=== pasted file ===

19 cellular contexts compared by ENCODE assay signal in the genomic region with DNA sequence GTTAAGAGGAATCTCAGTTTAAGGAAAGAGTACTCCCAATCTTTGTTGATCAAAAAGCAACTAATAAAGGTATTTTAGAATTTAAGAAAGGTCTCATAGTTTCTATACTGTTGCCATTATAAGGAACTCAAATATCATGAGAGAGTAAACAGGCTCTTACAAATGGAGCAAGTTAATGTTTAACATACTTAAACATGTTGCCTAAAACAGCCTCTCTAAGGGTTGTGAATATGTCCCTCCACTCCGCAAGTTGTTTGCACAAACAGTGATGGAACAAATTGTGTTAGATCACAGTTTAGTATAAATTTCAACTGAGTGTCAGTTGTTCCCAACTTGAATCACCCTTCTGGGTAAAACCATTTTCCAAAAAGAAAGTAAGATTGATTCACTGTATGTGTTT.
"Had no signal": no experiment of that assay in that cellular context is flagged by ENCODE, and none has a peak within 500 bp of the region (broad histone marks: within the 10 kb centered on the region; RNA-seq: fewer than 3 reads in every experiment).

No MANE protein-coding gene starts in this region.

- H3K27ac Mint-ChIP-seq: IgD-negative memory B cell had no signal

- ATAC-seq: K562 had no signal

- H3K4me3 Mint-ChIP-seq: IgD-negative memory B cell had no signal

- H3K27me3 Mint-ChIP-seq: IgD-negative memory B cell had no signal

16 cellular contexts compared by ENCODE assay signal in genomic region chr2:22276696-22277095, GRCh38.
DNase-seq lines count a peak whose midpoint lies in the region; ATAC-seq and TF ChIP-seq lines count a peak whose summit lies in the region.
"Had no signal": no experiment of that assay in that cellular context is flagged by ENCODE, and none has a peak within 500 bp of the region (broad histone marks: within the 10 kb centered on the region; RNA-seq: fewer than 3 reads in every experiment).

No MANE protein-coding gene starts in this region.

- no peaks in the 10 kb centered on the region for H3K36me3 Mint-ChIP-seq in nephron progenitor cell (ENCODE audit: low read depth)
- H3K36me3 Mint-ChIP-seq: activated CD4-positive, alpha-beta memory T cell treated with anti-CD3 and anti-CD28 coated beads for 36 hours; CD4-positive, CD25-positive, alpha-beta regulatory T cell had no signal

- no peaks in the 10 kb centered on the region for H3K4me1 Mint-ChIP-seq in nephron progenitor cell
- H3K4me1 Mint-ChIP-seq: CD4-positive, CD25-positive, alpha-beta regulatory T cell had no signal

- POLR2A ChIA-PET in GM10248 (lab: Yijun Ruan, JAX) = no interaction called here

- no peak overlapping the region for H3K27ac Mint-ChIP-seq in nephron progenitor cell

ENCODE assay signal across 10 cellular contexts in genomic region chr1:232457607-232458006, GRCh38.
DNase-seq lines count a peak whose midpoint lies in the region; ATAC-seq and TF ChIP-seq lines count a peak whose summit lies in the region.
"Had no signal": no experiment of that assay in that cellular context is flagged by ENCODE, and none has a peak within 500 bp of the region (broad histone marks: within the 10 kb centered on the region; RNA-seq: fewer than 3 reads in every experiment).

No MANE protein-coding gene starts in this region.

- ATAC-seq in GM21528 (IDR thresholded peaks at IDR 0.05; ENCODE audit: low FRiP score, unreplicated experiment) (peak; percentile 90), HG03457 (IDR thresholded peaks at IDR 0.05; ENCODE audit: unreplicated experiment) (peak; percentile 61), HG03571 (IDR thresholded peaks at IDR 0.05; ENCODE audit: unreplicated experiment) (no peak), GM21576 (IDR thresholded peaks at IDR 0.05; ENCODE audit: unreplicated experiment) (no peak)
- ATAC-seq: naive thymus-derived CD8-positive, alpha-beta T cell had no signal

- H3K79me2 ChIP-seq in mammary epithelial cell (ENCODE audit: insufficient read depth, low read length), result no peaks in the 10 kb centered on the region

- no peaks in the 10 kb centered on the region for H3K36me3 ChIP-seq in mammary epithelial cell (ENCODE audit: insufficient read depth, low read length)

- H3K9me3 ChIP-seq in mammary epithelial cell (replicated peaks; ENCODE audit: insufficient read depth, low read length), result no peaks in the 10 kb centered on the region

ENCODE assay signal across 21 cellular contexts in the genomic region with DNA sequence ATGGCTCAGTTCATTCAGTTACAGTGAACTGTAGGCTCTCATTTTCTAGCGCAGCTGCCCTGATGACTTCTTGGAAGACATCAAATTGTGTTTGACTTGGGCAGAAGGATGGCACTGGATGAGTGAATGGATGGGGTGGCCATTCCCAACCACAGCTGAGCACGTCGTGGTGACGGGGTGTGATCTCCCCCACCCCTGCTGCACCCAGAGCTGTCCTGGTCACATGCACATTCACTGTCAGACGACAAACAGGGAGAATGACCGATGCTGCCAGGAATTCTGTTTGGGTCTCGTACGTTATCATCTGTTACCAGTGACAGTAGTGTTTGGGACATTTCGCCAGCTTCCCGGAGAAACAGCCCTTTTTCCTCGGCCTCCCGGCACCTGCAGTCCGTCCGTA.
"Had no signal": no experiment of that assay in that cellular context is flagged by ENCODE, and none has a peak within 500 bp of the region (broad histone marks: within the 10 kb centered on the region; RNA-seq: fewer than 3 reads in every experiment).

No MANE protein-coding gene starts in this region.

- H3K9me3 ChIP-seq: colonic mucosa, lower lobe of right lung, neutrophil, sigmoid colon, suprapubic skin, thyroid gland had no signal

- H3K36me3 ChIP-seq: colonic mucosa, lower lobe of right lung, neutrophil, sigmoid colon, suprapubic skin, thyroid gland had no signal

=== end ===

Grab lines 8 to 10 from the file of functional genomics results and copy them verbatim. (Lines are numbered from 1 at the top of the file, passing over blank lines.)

16 cellular contexts compared by ENCODE assay signal in genomic region chr2:22276696-22277095, GRCh38.
DNase-seq lines count a peak whose midpoint lies in the region; ATAC-seq and TF ChIP-seq lines count a peak whose summit lies in the region.
"Had no signal": no experiment of that assay in that cellular context is flagged by ENCODE, and none has a peak within 500 bp of the region (broad histone marks: within the 10 kb centered on the region; RNA-seq: fewer than 3 reads in every experiment).